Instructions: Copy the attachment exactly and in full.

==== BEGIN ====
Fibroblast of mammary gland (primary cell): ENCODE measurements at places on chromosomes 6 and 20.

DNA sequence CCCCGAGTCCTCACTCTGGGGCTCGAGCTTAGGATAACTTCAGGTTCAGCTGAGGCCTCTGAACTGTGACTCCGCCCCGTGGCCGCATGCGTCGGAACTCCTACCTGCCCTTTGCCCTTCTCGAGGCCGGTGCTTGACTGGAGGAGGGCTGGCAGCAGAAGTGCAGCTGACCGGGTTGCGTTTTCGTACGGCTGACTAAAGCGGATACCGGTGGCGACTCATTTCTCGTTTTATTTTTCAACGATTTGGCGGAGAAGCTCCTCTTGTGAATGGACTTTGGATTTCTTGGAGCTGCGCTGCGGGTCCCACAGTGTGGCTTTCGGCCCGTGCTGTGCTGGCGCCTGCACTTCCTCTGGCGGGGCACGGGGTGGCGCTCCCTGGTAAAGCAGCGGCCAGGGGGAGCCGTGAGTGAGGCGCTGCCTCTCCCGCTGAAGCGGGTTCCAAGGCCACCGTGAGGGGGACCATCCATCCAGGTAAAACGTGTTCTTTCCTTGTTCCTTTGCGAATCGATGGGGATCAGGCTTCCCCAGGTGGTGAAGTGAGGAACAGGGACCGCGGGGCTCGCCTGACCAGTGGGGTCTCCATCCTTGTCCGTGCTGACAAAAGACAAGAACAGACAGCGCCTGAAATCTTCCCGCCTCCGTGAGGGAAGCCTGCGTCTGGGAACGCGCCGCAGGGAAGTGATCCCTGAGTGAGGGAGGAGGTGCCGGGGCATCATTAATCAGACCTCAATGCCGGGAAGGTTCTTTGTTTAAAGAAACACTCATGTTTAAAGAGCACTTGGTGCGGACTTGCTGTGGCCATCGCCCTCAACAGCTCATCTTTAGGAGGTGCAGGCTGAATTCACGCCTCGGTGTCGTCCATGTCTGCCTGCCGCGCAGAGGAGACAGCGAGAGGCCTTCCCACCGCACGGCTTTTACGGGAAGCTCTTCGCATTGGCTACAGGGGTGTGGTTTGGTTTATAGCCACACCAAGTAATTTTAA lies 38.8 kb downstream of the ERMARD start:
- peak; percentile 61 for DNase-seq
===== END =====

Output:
Fibroblast of mammary gland (primary cell): ENCODE measurements at places on chromosomes 6 and 20.

DNA sequence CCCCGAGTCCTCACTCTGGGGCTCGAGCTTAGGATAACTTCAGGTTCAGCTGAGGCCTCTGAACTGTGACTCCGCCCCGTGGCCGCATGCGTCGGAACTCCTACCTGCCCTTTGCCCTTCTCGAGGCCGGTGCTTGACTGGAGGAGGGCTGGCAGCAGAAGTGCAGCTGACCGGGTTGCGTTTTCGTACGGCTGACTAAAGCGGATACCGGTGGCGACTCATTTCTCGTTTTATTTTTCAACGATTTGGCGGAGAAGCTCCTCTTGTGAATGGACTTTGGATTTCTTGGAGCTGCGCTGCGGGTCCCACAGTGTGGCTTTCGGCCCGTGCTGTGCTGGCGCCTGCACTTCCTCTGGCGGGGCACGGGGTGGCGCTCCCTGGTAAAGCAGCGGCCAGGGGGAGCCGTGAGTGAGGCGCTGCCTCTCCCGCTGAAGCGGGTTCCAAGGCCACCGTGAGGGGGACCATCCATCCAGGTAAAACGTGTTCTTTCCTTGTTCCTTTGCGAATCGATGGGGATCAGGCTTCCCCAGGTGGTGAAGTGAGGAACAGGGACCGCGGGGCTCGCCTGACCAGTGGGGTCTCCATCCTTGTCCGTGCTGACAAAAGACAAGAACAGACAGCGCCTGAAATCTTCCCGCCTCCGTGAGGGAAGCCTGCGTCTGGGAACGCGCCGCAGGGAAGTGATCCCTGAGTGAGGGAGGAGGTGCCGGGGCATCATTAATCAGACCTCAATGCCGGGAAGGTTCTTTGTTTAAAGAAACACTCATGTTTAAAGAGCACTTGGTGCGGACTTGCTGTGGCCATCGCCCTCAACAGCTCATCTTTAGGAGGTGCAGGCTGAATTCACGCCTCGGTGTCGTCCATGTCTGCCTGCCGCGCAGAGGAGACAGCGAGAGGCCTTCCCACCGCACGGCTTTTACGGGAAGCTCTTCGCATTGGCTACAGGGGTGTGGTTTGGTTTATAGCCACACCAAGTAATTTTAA lies 38.8 kb downstream of the ERMARD start:
- peak; percentile 61 for DNase-seq